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Linguistics symposium connects Minnesota campuses

While most students were attempting to hibernate inside their dorm rooms to stay out of the cold and make way for the crowds of visiting students, St. Olaf quietly hosted the Minnesota Undergraduate Linguistics Symposium on Saturday, April 13.

The symposium hosted more than 80 undergraduate students from colleges and universities in Minnesota who are interested in the study and research of linguistics. The event featured speakers, a poster session and a panel addressing the possibilities available to those who study linguistics. The symposium was sponsored by the St. Olaf Linguistics Society, a student organization, and the experience was designed, planned and run entirely by students.

Michelle Frank ’13, Carleton student Kelsey Klug, University of Minnesota student Kyle Marek-Spartz and Macalester student Imogen Pursch spent the past several months planning the symposium over email and the occasional video chat. The students orchestrated a statewide academic conference, even though – with the exception of a brief meeting between Frank and Klug last fall – all four students met in person for the first time on April 13.

“The four of us did all of the planning for the event together, from sending emails to various schools throughout the state to advertise the event to brainstorming events for the symposium and figuring out the schedule to reading the submitted abstracts and selecting the speakers,” Frank said. Of course, a year ago, the symposium was only a fragment of an idea.

Last spring, Frank and Kelsey Klein ’13 founded the St. Olaf Linguistics Society. In the process of brainstorming ideas for the new group, Frank came up with the idea for a linguistics symposium. She had no idea whether it could be successful, but began contacting linguistics departments at other Minnesota colleges.

“Originally, [Klein] and I talked about doing some kind of small, St. Olaf/Carleton thing,” said Frank, “but I also sent a few probe emails to faculty at the U of M and Macalester, and they eventually put me in touch with [Marek-Spartz and Pursch], who expressed interest in getting involved with the organization as well.”

After that, the four students began the process of planning the symposium. They contacted current graduate students and asked them to speak at the event, built a website, advertised at colleges and universities all over the state, ordered catering for the event and reserved rooms, tables and speakers. Frank said that, while the students did occasionally ask for help from professors along the way to make sure they were not forgetting anything, the committee of four students essentially did everything.

“I have to say, it was a fairly bizarre experience organizing the symposium,” Frank said. “I’ve been to a number of conferences before, but I’d never really put that much thought into how they all came together.” Now, she said, she has a far deeper appreciation for all that goes into planning a well-organized event.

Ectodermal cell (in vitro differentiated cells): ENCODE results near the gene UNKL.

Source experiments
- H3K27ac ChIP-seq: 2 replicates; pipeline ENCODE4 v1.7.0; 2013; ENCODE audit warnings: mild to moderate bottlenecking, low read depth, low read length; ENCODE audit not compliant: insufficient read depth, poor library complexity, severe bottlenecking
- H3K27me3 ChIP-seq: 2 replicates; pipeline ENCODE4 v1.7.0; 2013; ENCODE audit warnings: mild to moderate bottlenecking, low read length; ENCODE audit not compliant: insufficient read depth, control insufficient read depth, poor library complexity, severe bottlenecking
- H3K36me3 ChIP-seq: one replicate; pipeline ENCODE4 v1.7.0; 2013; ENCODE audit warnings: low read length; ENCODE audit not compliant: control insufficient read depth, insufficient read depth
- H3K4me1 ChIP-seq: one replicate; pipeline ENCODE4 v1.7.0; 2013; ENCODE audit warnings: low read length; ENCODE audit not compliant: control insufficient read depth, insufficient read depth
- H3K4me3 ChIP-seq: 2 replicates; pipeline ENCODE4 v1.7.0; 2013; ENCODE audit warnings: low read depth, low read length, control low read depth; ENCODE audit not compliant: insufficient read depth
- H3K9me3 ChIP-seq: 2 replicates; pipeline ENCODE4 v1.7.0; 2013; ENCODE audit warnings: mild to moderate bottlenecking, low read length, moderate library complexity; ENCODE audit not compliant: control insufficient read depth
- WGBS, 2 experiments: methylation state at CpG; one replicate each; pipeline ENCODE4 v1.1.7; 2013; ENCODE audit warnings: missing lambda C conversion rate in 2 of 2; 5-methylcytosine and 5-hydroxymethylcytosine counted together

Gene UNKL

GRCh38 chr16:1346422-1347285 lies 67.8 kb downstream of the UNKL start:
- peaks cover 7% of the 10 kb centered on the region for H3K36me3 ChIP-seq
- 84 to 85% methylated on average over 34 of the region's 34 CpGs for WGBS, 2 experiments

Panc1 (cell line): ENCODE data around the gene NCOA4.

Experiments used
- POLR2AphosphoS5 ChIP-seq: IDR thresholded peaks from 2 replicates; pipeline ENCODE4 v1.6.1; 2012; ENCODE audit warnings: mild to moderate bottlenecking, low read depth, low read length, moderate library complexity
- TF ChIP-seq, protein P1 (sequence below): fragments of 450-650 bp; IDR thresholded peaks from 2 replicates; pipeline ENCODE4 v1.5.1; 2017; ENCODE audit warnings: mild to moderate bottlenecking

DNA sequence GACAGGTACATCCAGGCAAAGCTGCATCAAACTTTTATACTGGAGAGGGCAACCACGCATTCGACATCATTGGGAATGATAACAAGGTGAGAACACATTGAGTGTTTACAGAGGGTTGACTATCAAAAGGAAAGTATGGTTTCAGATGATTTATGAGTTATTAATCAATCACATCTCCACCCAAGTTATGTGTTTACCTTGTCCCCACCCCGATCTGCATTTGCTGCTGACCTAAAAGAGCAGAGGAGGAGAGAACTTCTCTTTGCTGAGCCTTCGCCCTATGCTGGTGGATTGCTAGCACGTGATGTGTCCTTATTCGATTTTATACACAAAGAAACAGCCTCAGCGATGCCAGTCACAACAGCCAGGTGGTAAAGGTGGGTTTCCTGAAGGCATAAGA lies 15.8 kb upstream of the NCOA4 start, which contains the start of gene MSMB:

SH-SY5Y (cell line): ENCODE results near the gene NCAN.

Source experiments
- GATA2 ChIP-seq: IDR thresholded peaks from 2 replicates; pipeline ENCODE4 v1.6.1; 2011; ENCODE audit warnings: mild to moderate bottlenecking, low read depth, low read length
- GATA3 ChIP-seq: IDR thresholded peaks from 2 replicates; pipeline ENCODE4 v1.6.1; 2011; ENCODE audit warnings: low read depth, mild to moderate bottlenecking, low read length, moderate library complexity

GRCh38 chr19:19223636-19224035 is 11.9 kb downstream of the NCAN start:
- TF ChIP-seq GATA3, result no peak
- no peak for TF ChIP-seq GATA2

According to Frank, the symposium was a crucial component to fill the gap between linguistics students at neighboring colleges. While St. Olaf and Carleton are very close geographically, there is hardly any interaction between linguistics students at the institutions. Frank believes that it is important for students to have the opportunity to learn from one another, and this event was integral in making that a reality.

“I think our linguistics studies concentration is honestly one of the weakest programs on campus, and I’ve always found that unfortunate and frustrating,” Frank said. “My hope is that events like the symposium will help spread awareness of linguistics on campus and encourage other students to become involved in it, and that in the long run, an increased student demand will allow the program itself to grow.”

Frank also said that the event inspired students to become more interested in linguistics in general. For some, that may mean pursuing further education in the field of linguistics. For others, it may just mean reading a book or two on the topic. Regardless, the love of linguistics is something that the organizers hope to continue to inspire in students around the state.

“We’re looking at ways to institutionalize the symposium as an annual event, so any interested underclassmen who couldn’t make it this year should consider attending next spring,” Frank said.

She noted that despite St. Olaf’s limited opportunities regarding linguistics courses and the linguistics concentration, there are still plenty of opportunities available for students to study linguistics, especially through research and attending events.

To learn more about the symposium, visit